I wasn’t so lucky the next time!   Another Challenge I Overcame This week (it’s called Challenges Worldwide for a reason!) was taking the tro tro home for the first time completely alone (Yes I am talking about tro tros again).  This time, there no Maxwell to lend a hand.  The journey from the workplace to home is simple… you get on at Trade Fair, take the tro tro to Teshie Nungua, and 20-60 minutes later (depending on traffic), you get off at A life and voila you are home!  The story of my first solo tro tro was not quite that simple.  2 hours, 4 tro tros and about 6 cedis later later I made it home, slightly distressed but also laughing at myself as I walked up the road towards my house!  How had I gotten it so wrong!  It started to rain as I walked home and I was so exhausted that as soon as I got home I slumped down in the grass and let the spontaneous rain shower wash away all the stress from the day’s events and journey home.  (I definitely recommend a rain shower as a natural stress remedy!)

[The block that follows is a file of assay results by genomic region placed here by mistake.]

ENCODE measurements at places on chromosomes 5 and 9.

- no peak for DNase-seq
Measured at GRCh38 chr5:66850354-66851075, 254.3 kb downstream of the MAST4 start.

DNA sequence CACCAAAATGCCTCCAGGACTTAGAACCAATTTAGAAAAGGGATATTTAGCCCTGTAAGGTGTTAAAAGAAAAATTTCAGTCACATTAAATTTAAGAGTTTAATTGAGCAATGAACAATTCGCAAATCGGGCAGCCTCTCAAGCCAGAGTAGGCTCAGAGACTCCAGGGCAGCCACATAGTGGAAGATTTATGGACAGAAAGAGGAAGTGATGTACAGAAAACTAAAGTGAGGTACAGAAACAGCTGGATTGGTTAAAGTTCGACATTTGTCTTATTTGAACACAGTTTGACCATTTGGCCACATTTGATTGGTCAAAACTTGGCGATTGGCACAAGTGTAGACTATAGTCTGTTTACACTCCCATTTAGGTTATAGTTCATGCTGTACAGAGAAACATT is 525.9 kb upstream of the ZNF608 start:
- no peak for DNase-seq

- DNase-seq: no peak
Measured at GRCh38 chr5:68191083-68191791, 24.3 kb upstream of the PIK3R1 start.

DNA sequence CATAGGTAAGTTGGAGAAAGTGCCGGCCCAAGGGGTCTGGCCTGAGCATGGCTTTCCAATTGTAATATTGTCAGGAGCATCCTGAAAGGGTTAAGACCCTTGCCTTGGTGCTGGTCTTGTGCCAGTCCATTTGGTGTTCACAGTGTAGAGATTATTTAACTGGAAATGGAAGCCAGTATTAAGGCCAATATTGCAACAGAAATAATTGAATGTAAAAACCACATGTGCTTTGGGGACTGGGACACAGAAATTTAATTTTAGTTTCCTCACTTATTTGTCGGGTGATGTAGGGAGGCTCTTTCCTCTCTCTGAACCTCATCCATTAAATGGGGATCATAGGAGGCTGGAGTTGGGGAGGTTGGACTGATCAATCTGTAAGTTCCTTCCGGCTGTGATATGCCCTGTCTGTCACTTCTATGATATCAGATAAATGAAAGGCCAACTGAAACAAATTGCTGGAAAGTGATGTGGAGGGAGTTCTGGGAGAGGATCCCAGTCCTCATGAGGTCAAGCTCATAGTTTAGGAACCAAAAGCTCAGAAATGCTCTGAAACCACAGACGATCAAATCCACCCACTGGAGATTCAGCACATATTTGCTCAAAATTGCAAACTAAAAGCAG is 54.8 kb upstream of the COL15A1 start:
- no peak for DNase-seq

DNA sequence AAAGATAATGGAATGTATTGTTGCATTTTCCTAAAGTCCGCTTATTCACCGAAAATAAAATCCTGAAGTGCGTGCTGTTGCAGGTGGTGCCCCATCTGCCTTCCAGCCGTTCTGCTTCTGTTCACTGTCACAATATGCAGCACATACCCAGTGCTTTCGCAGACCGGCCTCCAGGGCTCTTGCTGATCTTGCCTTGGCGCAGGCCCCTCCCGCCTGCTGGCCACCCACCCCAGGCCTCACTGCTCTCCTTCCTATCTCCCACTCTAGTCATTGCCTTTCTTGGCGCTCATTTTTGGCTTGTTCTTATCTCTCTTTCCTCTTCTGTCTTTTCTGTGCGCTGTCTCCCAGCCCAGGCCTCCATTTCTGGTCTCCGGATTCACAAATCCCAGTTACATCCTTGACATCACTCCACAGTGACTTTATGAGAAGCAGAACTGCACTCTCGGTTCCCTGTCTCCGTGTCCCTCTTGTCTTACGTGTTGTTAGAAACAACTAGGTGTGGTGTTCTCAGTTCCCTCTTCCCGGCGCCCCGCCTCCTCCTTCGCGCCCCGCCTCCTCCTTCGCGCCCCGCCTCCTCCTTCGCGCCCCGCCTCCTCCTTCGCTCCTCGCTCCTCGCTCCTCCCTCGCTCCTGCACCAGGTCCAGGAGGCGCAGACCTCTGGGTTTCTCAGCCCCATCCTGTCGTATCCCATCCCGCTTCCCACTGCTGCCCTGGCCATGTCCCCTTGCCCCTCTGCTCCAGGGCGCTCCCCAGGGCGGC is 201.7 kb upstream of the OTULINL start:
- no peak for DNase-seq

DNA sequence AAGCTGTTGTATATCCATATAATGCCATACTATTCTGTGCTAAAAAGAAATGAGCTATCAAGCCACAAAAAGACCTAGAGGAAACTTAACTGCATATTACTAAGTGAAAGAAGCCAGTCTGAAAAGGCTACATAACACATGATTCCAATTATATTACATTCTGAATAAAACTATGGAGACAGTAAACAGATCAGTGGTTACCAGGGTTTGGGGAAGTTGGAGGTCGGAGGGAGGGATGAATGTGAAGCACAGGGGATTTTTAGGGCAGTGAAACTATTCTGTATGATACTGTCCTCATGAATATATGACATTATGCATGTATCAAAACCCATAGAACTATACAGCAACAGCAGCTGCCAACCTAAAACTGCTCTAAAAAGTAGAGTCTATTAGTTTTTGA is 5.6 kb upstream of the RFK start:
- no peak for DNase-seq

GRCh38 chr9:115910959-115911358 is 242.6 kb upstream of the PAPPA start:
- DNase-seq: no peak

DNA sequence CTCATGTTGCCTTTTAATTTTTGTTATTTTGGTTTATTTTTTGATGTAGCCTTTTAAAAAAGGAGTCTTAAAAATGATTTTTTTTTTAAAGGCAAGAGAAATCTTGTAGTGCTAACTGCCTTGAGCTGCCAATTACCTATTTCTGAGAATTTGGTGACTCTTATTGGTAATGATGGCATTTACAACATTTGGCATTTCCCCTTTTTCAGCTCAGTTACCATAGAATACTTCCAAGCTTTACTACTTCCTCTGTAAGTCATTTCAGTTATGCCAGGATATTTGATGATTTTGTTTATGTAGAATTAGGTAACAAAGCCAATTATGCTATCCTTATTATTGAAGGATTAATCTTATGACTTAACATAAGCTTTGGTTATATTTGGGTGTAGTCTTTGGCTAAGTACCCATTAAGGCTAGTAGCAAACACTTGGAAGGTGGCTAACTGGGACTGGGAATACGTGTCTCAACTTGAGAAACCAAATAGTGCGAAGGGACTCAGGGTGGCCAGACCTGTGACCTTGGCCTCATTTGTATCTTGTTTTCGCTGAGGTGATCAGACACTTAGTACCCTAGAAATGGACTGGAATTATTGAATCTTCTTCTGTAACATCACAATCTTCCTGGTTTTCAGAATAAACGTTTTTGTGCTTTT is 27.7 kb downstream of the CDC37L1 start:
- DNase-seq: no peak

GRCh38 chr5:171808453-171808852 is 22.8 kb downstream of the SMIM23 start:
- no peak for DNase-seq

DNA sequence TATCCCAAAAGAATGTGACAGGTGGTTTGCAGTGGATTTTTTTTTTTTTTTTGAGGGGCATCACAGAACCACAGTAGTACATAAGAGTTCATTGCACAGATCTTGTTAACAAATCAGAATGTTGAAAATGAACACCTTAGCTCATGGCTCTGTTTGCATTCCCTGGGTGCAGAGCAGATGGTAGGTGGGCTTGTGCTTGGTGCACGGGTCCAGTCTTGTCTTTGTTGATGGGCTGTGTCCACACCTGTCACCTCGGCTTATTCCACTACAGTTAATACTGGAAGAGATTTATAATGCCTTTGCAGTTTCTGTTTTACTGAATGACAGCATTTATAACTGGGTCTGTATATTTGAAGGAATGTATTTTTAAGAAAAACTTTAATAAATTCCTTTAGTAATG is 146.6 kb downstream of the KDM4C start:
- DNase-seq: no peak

This week, Wednesday was a public holiday to commemorate the day Ghana became a Republic… so there was no work for us.  Which meant time for some all-important sightseeing! We all met in central Accra and having waited two hours for the bus we had ordered decided to do a walking tour instead and catch up with the bus later.  So we saw the independence square, ate some bananas and ground nuts (an excellent snack combination the Ghanaians love) and then took the bus off to Oxford Street (the central shopping street).  We visited the Oxford Street mall before heading off for the main activity of the day: the football game!  After buying some irresistibly cheap souvenirs (Ghana caps, flags, etc) we were kitted out and ready to go.  The stadium wasn’t full but despite this the atmosphere was awesome!  On our side of the stadium there were bongos being played, chanting and singing and dancing… this did NOT feel like a football match!  It felt like I was back in the African bar.  The energy levels remained high throughout the match, and peaked at interval time when the half time ‘entertainment’ was… more football.  This time, being played by very very short people.  Dwarf football at half time – this is definitely not something I would ever have anticipated!  The crowd were going crazy.  At the end of the match we watched the winning side dance a victory routine across all sides of the pitch, and the fans go crazy with even more bongos and even more dancing.